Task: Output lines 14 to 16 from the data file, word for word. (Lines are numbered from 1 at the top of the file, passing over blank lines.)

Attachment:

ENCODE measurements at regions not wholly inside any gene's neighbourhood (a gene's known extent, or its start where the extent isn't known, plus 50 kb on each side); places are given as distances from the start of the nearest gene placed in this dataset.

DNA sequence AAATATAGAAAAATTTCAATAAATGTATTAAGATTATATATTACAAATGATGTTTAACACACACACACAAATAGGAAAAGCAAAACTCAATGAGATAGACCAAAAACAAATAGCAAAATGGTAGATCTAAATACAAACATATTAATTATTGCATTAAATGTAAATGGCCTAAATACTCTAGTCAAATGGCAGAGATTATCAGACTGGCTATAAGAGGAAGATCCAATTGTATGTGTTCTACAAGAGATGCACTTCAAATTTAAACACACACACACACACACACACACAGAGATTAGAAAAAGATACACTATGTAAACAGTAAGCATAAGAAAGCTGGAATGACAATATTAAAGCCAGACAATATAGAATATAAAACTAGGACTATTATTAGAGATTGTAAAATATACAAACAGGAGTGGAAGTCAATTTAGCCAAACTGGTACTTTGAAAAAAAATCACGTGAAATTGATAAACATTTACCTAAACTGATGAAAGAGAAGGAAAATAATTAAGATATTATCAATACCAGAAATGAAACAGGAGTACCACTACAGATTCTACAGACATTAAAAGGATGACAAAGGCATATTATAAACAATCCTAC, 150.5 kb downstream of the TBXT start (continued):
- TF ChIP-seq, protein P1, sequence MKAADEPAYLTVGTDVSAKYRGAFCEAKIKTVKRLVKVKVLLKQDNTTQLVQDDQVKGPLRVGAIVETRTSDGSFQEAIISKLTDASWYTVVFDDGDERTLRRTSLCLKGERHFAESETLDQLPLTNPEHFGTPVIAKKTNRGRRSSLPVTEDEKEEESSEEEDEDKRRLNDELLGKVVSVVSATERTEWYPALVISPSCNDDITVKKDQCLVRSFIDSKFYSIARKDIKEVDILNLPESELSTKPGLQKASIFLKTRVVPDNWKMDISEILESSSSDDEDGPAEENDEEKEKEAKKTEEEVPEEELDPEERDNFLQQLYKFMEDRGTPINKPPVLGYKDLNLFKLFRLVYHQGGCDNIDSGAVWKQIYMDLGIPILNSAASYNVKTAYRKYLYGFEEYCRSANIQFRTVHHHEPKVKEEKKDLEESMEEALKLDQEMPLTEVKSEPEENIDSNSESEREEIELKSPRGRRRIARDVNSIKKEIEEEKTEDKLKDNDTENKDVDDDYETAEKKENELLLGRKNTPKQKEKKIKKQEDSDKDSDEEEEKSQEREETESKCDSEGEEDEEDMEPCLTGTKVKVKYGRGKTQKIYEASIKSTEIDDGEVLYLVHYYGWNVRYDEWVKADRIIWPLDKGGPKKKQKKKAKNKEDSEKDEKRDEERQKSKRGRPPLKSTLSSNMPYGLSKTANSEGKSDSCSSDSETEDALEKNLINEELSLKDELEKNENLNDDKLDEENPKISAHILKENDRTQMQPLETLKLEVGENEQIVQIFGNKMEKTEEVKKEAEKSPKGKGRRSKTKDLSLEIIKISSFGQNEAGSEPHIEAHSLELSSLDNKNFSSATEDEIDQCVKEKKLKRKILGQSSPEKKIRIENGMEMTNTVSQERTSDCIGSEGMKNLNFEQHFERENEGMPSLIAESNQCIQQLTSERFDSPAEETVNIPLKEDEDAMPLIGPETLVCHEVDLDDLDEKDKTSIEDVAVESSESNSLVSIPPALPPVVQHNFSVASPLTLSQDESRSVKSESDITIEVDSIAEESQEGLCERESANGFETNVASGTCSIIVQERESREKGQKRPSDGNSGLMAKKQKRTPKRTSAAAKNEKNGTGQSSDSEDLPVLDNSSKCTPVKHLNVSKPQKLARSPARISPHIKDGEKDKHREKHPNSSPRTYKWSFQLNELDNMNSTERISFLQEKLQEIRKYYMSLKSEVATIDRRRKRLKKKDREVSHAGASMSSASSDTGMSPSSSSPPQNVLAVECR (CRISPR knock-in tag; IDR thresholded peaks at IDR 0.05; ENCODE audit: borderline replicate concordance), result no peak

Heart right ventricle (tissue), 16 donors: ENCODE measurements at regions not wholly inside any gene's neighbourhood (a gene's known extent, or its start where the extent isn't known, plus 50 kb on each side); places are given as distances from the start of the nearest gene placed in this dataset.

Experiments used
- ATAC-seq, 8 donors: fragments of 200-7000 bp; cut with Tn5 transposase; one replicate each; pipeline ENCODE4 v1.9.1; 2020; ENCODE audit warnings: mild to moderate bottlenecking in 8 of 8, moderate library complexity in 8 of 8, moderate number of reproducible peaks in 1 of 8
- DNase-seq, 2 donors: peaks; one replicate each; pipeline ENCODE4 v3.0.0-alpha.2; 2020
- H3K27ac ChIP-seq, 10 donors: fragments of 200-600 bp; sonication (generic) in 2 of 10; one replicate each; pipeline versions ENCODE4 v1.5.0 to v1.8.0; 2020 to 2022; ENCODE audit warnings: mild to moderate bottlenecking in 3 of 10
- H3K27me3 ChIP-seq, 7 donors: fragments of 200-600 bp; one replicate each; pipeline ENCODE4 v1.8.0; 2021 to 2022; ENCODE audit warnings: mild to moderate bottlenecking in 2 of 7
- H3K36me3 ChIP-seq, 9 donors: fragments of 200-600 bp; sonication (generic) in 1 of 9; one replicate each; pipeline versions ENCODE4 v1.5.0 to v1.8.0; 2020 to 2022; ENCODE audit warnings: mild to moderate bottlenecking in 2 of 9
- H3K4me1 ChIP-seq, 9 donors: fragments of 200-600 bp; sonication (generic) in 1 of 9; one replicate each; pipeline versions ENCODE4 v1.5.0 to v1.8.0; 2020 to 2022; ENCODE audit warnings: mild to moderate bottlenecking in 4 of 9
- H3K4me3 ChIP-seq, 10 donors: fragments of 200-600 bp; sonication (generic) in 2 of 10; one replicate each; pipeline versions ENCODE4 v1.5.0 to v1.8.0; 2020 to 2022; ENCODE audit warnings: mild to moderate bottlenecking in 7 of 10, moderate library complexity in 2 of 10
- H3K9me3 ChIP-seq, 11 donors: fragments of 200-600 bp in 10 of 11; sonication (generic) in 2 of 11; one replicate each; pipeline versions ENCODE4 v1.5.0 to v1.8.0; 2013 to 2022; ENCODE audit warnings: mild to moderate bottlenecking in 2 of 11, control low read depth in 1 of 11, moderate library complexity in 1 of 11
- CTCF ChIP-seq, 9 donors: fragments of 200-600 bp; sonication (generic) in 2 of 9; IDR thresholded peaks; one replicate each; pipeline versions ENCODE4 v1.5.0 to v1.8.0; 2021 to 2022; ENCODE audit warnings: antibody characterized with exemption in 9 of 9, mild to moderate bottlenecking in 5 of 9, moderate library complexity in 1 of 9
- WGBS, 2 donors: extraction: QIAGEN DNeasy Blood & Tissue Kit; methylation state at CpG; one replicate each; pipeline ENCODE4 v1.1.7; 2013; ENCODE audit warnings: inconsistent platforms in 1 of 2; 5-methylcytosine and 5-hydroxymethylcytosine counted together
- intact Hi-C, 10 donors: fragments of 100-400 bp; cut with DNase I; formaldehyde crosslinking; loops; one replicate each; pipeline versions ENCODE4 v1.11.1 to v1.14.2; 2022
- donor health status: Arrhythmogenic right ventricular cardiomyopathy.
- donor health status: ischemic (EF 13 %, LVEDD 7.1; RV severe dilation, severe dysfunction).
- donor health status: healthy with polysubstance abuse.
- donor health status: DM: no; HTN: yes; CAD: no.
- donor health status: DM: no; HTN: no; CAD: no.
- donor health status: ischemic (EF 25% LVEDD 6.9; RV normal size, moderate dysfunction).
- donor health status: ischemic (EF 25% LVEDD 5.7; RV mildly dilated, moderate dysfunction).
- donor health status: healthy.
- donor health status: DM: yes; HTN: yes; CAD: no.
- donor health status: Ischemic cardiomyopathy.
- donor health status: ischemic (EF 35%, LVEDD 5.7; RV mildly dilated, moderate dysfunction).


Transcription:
- CTCF ChIP-seq, 9 donors: fragments of 200-600 bp; sonication (generic) in 2 of 9; IDR thresholded peaks; one replicate each; pipeline versions ENCODE4 v1.5.0 to v1.8.0; 2021 to 2022; ENCODE audit warnings: antibody characterized with exemption in 9 of 9, mild to moderate bottlenecking in 5 of 9, moderate library complexity in 1 of 9
- WGBS, 2 donors: extraction: QIAGEN DNeasy Blood & Tissue Kit; methylation state at CpG; one replicate each; pipeline ENCODE4 v1.1.7; 2013; ENCODE audit warnings: inconsistent platforms in 1 of 2; 5-methylcytosine and 5-hydroxymethylcytosine counted together
- intact Hi-C, 10 donors: fragments of 100-400 bp; cut with DNase I; formaldehyde crosslinking; loops; one replicate each; pipeline versions ENCODE4 v1.11.1 to v1.14.2; 2022